Wimbledon 2015: Andy Murray's quarter final opponent has a secret weapon...but what is in Vasek Pospisil's mysterious little blue book?

The scribblings have inspired the Canadian to a series of fine comebacks

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The Independent Online

When Andy Murray steps onto Centre Court to face Vasek Pospisil in his quarter final match at Wimbledon, he will not just be facing a formidable opponent with a track record of beating British players. He will be facing a little blue book.

The 25-year-old Canadian has staged a series of remarkable comebacks at the Championships this year, with his success at the tournament partly being ascribed to the scribblings contained in a mysterious notebook which he consults between games.

The contents of Pospisil’s little blue book are secret, but they have already helped him defeat a Briton at Wimbledon. Finding himself two sets to one down against James Ward on Saturday, he was seen reading it at a changeover – and promptly went on to win by five sets to four. 

In his next match against Serbia’s Viktor Troicki on Monday, Pospisil was again spotted consulting his secret weapon in between games, with the same effect. Trailing by two sets, he suddenly found his form and won the next three 6-4, 6-3, 6-3.

 

Following his remarkable match the Canadian was asked what he had been reading – but refused to shed much light on the subject. “Secret,” he replied with a smile, before adding: “I have been looking at the same page for the matches, but the book is getting filled up a little bit.”

Some have speculated that the pad might contain a series of motivational slogans which Pospisil uses to gee himself up in between important games, but he insisted there is “nothing crazy” in it. “Just reminders and pointers, things I should be looking at during the match, so that will change a little bit match to match,” he added.

On-court coaching has come under the spotlight at Wimbledon this year, with Novak Djokovic facing questions over whether Boris Becker has been sending him signals from the player’s box. But Wimbledon’s rules allow players to carry pre-match instructions on court with them.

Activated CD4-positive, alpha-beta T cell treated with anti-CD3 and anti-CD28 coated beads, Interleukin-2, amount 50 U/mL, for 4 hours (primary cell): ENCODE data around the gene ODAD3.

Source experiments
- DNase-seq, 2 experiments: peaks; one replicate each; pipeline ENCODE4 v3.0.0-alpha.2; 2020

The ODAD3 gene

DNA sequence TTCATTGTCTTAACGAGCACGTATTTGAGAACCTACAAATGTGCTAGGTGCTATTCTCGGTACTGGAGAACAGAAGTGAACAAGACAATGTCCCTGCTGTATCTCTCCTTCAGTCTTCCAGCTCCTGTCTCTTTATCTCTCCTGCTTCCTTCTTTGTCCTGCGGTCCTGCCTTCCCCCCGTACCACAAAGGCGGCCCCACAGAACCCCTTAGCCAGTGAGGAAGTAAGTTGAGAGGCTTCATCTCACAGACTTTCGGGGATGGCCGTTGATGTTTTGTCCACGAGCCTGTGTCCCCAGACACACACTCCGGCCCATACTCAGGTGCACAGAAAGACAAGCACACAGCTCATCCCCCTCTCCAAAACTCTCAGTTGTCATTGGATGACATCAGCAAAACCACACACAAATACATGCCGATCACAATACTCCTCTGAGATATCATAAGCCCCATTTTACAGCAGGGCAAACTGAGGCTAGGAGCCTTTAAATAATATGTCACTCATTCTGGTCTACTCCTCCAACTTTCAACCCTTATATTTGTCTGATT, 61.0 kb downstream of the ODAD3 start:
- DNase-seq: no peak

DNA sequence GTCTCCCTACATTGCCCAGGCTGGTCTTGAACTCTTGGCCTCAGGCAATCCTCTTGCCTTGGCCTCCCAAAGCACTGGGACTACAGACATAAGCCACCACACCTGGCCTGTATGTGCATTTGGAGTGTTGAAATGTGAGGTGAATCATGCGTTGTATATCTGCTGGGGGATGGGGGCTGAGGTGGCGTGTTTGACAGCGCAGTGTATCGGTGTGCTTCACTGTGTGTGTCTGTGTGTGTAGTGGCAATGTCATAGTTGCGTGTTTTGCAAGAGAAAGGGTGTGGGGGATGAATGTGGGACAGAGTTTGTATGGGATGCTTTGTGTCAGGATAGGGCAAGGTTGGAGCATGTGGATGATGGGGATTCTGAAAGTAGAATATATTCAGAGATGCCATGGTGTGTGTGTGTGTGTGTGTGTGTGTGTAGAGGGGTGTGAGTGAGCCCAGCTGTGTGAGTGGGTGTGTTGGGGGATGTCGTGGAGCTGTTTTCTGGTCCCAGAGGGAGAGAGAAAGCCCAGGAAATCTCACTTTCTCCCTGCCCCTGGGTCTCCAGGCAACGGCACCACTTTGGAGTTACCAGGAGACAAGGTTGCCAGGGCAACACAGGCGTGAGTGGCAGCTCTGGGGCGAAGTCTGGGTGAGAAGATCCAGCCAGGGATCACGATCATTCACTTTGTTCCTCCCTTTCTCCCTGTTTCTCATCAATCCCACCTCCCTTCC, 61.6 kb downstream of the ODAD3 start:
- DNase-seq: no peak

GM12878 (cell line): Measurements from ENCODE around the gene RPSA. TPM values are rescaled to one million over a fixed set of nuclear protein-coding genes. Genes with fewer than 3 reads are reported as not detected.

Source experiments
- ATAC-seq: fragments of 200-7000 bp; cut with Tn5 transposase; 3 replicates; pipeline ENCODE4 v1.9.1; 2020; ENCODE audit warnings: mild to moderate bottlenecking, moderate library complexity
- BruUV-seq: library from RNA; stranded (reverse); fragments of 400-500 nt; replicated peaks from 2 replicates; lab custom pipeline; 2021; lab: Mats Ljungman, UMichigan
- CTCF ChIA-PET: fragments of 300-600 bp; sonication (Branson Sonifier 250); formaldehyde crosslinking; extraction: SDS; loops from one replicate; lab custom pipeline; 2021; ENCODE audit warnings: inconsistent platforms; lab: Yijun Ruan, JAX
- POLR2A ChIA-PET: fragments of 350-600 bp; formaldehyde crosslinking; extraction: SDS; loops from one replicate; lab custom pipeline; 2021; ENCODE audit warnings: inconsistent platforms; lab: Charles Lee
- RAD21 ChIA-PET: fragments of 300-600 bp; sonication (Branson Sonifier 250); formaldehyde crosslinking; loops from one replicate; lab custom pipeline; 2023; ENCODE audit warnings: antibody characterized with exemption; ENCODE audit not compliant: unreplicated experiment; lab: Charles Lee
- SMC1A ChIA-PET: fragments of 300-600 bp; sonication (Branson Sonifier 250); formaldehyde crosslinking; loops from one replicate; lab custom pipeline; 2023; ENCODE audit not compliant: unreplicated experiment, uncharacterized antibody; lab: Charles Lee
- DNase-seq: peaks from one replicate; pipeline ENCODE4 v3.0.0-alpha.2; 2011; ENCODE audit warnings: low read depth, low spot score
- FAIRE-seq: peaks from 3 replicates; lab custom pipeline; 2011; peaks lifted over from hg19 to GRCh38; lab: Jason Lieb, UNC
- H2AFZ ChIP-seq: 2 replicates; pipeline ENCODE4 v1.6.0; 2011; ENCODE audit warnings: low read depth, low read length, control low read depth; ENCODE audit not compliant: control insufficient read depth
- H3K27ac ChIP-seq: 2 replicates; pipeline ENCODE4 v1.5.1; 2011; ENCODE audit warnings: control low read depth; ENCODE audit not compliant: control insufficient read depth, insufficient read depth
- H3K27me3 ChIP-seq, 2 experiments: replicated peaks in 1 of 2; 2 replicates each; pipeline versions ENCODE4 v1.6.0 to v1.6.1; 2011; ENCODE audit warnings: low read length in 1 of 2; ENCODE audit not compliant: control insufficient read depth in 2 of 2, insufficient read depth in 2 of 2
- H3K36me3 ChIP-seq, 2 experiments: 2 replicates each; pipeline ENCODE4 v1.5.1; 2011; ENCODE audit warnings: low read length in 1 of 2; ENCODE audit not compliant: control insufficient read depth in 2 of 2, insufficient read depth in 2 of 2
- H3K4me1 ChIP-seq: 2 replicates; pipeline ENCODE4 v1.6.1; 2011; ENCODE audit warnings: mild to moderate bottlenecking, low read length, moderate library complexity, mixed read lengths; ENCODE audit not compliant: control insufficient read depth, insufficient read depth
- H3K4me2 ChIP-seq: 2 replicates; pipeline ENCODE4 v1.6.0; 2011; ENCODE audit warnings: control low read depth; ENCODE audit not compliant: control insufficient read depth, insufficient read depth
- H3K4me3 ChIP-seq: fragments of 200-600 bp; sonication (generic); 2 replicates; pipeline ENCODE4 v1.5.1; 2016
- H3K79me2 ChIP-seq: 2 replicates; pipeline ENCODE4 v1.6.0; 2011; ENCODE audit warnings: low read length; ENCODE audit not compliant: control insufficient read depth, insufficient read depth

An All England Club spokesman said: “Pospisil is allowed to take the notebook on-court at the start of the match, but he would not be allowed to accept it during the match. There is no limit to the size [of the notebook] and they do not have to show it to the officials.”

Murray is known to have written his own motivational notes ahead of important games in the past – although not with as much success as Pospisil. After the Scot’s quarter final defeat to Gilles Simon at the Rotterdam Open earlier this year, an A4 sheet of paper was discovered on which he had written ten pieces of tactical advice.

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Vasek Pospisil celebrates his third round win over Britain's James Ward (Getty)

The tips included “Be good to yourself”, “Try your best”, “Be intense with your legs” and “Focus on each point and the process”. They were written on the back of a letter sent to Murray by one of his fans.

Pospisil has also revealed that on the morning of his matches, he spends half an hour doing “some things that I have been working on” immediately after waking up. Asked to reveal what this 8am routine involved, he replied: “No, it’s a secret,” before adding that it involved improving his mental toughness at the “big moments” in matches.

Murray has said he “selfishly” hopes that Pospisil will be tired after his series of epic five-set matches, which included a painful defeat in the doubles competition to Murray’s brother Jamie and his partner John Peers. But he will also be hoping that the Canadian leaves his notebook in the locker room.

On-court tactics

Call the physio: Both Andy Murray and his Italian opponent Andreas Seppi called for a medical time-out during their third round match at Wimbledon. In both cases, they used the time to regroup and won six games in a row.

Take an age in between points: Rafael Nadal is notorious for taking long breaks in between points to compose himself – but opponents often find the delays frustrating. At Grand Slam competitions players are supposed to take no longer than 20 seconds.

Go for a comfort break: Defending Wimbledon champion Petra Kvitova took an eight-minute “comfort break” during the deciding set of her match against Jelena Jankovic on Saturday, even changing some of her clothes. It didn’t work – she still lost.

Make a tactical challenge: The Hawk-Eye line calling system is supposed to end disputes, but wily players can also use it to put opponents off their stride by challenging even obvious decisions, interrupting their rhythm.

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